Non-communicable diseases in Africa: Youth are key to curbing the epidemic and achieving sustainable development

Reshma Naik and Toshiko Kaneda

Non-communicable diseases (NCDs), such as cardiovascular diseases, cancers, diabetes, and chronic respiratory diseases, are now the leading cause of death in most regions of the world. Africa, home to 54 low- and middle-income countries, is expected to have the world’s largest increase in NCD deaths over the next decade. This will impose a significant burden to the continent, which is also projected to see its population double within the next generation. In most countries in North Africa, NCDs are already responsible for more than three-quarters of all deaths.

Although communicable diseases and other conditions still predominate in sub-Saharan Africa, NCDs are projected to become the leading cause of death by 2030. Nearly half of the population in this region already suffers from hypertension (high blood pressure), a well-established precursor to NCDs such as heart attacks and strokes. Unless urgent action is taken, the growing NCD epidemic will add tremendous pressure to already overstretched health systems and pose a major challenge to development in Africa.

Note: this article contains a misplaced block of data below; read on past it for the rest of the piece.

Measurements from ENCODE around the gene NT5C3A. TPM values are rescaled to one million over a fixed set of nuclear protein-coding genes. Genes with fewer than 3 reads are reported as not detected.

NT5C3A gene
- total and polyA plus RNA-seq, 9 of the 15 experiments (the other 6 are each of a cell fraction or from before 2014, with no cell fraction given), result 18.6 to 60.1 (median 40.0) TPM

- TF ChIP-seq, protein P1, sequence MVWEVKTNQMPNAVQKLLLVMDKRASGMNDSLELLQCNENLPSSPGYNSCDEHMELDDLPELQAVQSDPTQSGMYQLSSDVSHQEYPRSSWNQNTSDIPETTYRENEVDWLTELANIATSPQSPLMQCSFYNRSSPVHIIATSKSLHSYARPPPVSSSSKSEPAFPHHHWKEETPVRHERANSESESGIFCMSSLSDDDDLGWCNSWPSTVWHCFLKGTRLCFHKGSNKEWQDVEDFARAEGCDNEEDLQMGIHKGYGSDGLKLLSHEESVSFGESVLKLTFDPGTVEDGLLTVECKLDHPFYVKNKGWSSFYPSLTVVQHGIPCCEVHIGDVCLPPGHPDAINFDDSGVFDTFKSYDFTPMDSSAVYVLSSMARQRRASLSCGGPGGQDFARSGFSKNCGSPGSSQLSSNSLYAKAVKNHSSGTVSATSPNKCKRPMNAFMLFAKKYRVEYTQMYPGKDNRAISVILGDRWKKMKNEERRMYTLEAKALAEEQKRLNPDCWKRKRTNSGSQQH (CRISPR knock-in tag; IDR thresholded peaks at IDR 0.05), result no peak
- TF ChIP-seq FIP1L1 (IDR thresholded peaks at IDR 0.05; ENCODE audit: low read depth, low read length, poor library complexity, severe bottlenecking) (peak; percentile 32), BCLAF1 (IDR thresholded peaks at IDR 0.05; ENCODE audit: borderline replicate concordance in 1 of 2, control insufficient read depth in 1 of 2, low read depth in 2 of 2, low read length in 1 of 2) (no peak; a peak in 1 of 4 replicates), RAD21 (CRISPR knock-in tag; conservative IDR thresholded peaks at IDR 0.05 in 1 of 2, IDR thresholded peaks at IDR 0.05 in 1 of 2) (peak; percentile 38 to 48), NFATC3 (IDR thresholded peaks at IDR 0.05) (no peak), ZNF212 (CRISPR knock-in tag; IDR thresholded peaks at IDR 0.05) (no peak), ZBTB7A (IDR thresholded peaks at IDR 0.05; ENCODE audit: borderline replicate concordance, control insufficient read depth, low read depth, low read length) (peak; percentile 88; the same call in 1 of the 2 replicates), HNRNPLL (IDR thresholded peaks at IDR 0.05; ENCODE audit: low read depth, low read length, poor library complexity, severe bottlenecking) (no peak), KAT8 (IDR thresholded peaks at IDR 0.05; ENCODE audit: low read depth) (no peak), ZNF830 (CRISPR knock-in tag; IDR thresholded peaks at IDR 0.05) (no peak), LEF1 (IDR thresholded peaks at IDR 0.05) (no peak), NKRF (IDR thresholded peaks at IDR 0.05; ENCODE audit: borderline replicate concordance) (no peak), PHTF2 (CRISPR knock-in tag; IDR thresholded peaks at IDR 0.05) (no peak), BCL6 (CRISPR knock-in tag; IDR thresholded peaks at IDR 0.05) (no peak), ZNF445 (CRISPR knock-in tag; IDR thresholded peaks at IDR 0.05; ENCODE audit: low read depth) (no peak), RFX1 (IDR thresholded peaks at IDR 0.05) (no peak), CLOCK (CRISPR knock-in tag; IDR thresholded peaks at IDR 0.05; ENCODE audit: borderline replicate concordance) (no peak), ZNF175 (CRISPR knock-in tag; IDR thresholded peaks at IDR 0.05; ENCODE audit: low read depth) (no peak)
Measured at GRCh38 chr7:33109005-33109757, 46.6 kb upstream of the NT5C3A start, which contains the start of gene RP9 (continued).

January 25, 2016
Year of publication
non-communicable diseases, NCDs, cardiovascular diseases, cancers, diabetes, chronic respiratory diseases, hypertension, health systems, burden of disease, youth

Similar Resources

HIV presents an increasing risk to pregnant women, their infants, and their families.

WHO updates HIV treatment guidance for pregnant women and preventing HIV infection in babies


Thanks to better HIV treatments—and the efforts of treatment advocates—people are living longer with HIV.

In guidelines released in 2010, the World Health Organization recommends that health facilities integrate prevention of mother-to-child transmission (PMTCT) with maternal, newborn, and child health (MNCH) services to improve patient follow-up and adherence.

Presented at the SADC HIV Prevention and Research Meeting held on 9-10 October 2012 in Johannesburg.

This presentation focuses on:

The objective of this document is to provide technical recommendations on effective interventions for the prevention and treatment of HIV and other sexually transmitted infections (STIs) among sex workers and their clients.

After decades during which the words “sexual orientation” and “gender identity” were rarely uttered in formal, intergovernmental meetings at the United Nations, a debate is unfolding at the Human Rights Council in Geneva on the rights of lesbian, gay, bisexual and transgender people.…